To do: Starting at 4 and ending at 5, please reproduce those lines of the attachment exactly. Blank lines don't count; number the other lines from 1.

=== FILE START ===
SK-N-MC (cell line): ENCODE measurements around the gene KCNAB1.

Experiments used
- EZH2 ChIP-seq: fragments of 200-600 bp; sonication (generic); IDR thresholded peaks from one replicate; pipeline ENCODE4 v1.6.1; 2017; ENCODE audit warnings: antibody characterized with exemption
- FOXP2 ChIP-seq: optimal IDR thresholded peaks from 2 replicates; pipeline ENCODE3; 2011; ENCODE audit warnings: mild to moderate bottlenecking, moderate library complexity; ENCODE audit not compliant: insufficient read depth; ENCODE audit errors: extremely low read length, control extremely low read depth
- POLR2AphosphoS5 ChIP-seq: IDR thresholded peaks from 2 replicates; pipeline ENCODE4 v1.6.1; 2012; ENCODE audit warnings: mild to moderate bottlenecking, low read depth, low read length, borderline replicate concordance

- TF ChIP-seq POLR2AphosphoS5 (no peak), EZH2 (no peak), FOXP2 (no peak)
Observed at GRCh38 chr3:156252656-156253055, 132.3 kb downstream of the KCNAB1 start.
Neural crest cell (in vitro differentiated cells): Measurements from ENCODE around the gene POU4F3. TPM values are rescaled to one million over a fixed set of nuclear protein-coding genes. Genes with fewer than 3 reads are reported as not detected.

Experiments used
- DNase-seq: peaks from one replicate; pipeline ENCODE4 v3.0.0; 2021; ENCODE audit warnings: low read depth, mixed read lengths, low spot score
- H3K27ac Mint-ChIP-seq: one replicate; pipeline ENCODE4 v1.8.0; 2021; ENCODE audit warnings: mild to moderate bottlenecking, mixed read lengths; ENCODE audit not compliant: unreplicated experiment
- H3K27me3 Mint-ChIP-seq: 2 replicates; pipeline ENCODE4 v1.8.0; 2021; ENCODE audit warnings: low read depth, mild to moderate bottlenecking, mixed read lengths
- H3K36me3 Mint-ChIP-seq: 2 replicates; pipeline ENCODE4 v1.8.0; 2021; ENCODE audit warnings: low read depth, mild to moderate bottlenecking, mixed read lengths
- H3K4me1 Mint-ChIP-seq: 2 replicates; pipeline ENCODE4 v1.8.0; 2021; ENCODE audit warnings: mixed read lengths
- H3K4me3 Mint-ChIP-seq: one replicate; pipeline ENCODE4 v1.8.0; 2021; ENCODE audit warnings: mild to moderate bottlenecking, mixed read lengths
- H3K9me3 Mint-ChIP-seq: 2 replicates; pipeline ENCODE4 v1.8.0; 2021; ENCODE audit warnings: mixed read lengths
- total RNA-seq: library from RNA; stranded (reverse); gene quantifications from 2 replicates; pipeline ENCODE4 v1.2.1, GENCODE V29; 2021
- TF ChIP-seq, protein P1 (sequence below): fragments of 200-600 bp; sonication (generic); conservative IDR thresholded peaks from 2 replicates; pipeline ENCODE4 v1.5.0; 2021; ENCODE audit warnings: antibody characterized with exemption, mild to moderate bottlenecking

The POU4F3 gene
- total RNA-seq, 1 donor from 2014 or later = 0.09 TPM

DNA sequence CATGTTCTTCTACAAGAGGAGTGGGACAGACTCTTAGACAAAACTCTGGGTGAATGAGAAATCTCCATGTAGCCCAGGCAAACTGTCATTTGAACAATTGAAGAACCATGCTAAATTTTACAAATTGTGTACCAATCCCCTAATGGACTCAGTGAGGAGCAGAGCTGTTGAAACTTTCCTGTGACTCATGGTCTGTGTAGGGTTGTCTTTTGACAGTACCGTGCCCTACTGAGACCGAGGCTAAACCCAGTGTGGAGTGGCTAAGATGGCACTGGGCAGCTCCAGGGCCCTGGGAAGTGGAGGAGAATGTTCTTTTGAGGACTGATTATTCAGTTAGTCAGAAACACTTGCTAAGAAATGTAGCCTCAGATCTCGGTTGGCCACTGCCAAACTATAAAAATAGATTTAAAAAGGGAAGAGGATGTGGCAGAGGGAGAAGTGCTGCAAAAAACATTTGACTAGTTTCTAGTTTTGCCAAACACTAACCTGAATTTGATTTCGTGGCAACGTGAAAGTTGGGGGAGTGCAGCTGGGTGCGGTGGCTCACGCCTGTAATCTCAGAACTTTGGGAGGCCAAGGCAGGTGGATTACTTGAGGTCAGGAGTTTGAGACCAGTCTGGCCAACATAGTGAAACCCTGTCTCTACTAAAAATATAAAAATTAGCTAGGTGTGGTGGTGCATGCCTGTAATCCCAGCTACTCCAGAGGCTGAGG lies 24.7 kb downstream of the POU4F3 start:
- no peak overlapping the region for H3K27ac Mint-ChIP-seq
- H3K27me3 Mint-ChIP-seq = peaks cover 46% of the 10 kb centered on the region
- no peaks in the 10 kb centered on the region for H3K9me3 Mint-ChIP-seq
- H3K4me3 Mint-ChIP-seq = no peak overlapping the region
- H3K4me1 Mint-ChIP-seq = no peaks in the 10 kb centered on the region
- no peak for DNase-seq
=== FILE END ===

- FOXP2 ChIP-seq: optimal IDR thresholded peaks from 2 replicates; pipeline ENCODE3; 2011; ENCODE audit warnings: mild to moderate bottlenecking, moderate library complexity; ENCODE audit not compliant: insufficient read depth; ENCODE audit errors: extremely low read length, control extremely low read depth
- POLR2AphosphoS5 ChIP-seq: IDR thresholded peaks from 2 replicates; pipeline ENCODE4 v1.6.1; 2012; ENCODE audit warnings: mild to moderate bottlenecking, low read depth, low read length, borderline replicate concordance